When TCU scored against Kansas State last week, the Horned Frogs did so with style.
Aaron Green had an 86-yard touchdown run, Trevone Boykin scored on a 69-yard keeper and Josh Doctson caught two long touchdown passes, including a 55-yarder that won the game late.
K-State coach Bill Snyder did the math. TCU gained 242 yards and scored 28 points on those four plays. Take them away, and it would have been a different game. TCU gained 301 yards and scored 17 points on its other 49 plays. Big plays hurt the Wildcats.
“That is probably the biggest hangup that we have right now,” Snyder said earlier this week.
Never miss a local story.
The hangup is familiar. When Snyder first came out of retirement, his teams were susceptible to big gains. Even plays as simple as a running back draw, when defended incorrectly, had the potential to develop into monster gains.
Over time, the infusion of new coaching philosophies and disciplined players helped eliminate big plays.
But a rash of injuries — strong safety Dante Barnett and corners Morgan Burns and Danzel McDaniel have all missed games — have created a back slide.
“We went through this two or three years ago, and it was all about big plays, just giving up large chunks of yardage via the run or via the long throws,” Snyder said. “We have kind of drifted back that way. We have re-captured that issue. It is easy to say you are without a whole bunch of starters back there, but that isn’t the major, major issue. We just have to be better.”
K-State’s defense will once again be challenged against Oklahoma. The Sooners have big-play potential.
Baker Mayfield is one of the nation’s most accurate passers, receiver Sterling Shepard has a history of big catches against the Wildcats and running back Samaje Perine is difficult to tackle.
“You just have to stay focused on your key the entire play,” linebacker Will Davis said. “Big plays, that is what has been killing us. If we can just limit those. ... That is our focus of the week, limiting big plays. If we can do that we will be successful.”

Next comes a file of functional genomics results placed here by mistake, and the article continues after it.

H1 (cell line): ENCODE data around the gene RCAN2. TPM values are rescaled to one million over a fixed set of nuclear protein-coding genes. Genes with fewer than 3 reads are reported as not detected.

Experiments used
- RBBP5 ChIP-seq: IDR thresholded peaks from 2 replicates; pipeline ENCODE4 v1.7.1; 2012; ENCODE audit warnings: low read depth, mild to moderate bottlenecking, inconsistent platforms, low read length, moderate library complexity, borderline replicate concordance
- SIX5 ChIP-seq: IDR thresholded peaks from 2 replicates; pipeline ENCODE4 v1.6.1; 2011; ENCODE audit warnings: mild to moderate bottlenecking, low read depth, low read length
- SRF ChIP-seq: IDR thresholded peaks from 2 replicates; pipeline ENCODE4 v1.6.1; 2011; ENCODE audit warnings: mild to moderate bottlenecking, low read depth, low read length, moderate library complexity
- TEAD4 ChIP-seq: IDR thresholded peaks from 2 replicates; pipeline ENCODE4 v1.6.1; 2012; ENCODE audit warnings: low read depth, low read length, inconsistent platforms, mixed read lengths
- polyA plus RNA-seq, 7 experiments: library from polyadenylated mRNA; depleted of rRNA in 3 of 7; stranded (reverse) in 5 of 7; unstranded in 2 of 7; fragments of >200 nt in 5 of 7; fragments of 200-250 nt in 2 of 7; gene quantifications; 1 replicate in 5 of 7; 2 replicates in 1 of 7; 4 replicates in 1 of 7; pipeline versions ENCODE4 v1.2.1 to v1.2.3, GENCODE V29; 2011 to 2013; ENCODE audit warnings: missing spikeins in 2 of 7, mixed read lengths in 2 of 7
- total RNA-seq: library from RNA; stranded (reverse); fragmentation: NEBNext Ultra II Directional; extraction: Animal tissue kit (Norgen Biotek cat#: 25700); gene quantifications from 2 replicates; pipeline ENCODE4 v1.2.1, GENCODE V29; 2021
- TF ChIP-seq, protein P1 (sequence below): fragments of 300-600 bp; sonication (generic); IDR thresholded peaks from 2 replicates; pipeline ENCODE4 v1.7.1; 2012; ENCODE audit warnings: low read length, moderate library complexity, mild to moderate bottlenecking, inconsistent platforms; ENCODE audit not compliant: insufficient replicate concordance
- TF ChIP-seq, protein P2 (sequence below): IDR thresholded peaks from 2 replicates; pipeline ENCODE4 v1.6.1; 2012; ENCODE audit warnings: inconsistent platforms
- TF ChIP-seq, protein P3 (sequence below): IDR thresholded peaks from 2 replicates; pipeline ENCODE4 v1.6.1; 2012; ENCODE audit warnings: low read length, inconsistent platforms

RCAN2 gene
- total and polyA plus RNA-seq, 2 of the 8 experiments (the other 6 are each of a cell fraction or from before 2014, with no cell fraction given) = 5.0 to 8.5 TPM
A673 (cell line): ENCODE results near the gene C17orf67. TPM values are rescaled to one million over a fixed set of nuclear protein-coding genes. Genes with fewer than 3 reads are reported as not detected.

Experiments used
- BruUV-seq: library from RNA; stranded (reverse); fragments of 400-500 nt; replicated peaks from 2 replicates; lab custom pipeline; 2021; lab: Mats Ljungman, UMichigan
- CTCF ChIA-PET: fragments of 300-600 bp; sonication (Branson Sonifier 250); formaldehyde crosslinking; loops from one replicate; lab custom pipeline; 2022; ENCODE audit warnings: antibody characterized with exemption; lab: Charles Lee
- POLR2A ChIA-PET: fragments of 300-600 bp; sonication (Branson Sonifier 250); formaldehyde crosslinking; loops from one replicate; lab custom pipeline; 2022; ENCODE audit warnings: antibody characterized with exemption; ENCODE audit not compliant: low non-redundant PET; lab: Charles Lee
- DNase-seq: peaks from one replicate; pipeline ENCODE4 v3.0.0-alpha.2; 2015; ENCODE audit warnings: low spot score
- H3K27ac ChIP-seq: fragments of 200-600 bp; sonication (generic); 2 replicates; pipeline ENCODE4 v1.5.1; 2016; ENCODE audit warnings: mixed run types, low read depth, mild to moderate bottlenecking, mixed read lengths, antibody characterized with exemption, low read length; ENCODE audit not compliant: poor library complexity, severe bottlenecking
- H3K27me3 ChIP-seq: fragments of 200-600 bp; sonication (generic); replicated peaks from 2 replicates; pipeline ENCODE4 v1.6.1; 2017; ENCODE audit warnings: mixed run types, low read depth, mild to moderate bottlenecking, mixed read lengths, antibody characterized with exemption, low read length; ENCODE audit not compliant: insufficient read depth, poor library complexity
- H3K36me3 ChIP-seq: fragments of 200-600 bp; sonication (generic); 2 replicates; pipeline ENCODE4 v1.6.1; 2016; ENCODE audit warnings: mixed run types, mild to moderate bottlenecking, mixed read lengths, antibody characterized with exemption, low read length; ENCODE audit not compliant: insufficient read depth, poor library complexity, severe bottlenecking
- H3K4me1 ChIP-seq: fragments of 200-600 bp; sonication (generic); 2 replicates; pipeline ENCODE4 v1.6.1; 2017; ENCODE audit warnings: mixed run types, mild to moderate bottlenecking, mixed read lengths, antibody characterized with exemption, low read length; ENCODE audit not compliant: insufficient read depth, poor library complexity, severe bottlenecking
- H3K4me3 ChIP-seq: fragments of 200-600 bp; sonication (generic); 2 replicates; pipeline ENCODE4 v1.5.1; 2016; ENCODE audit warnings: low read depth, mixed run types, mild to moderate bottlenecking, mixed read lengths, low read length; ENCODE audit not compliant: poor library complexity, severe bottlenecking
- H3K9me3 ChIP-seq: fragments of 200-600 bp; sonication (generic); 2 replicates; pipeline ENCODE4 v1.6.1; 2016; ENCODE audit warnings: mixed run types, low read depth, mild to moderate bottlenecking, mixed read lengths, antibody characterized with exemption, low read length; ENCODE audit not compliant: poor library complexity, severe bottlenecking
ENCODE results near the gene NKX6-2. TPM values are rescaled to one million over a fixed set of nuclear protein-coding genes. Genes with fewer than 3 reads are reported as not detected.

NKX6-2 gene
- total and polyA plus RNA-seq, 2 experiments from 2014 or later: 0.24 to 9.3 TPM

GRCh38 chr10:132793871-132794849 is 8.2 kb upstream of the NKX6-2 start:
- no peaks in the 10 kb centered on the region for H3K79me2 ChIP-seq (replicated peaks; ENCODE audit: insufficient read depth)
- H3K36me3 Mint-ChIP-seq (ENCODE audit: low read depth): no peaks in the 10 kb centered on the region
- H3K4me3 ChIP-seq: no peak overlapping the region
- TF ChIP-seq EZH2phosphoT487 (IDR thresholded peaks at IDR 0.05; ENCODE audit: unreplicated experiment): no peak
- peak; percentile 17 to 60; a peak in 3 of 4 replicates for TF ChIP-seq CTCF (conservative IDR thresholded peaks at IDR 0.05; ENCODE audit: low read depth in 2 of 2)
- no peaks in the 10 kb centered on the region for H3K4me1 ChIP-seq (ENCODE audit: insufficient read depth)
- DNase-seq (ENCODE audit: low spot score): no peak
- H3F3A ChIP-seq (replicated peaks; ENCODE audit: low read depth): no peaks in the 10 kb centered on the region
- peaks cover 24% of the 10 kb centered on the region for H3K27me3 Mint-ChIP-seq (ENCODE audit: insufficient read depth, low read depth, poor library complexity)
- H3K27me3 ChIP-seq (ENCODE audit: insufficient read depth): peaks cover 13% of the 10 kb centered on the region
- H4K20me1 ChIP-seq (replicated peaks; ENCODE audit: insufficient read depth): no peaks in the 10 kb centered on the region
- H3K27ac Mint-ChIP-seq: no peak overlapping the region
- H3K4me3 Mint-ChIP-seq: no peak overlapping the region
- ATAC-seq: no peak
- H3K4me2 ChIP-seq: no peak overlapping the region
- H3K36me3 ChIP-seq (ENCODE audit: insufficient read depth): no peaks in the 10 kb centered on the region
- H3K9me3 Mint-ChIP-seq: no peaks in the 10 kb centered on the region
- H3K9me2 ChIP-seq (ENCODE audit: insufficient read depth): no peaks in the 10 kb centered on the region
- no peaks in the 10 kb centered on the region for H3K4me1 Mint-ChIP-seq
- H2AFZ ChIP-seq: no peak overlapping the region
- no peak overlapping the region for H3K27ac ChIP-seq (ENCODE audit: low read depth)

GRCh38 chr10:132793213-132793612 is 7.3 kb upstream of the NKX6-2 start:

Players think stopping big plays is an easy fix. Green’s long touchdown run could have been prevented.
“We should have had a player in the B gap, and we didn’t,” Davis said. “It was a play we hadn’t worked on with that particular defense against that particular play. It caught us off guard, but we came to the sideline and knew exactly what went wrong. They tried to run it later in the game and we shut it down. We have it corrected.”
Kellis Robinett: @KellisRobinett
No. 19 Oklahoma at Kansas State
WHEN: 2:30 p.m. Saturday
WHERE: Bill Snyder Family Stadium, Manhattan, Kan.
TV: ABC (Chs. 2, 9)
Other story lines
Ending the streak: K-State has lost five straight games to Oklahoma in Manhattan. All five losses came by double digits. The last time the Wildcats beat the Sooners at home was 1996.
Winning with emotion: Many were shocked to see Texas upset Oklahoma last week, but Bill Snyder wasn’t among them. He said the Longhorns played with so much emotion and energy that it was clear they were going to win once the game started. He hopes K-State players respond to the Sooners the same way.
Defending the run: Oklahoma has ignored its running game at times this season while using a new Air Raid attack, but the Sooners have one of the Big 12’s best running backs in Samaje Perine. Bob Stoops tends to use new game plans following losses. Perhaps Oklahoma will show more of a commitment to the run Saturday.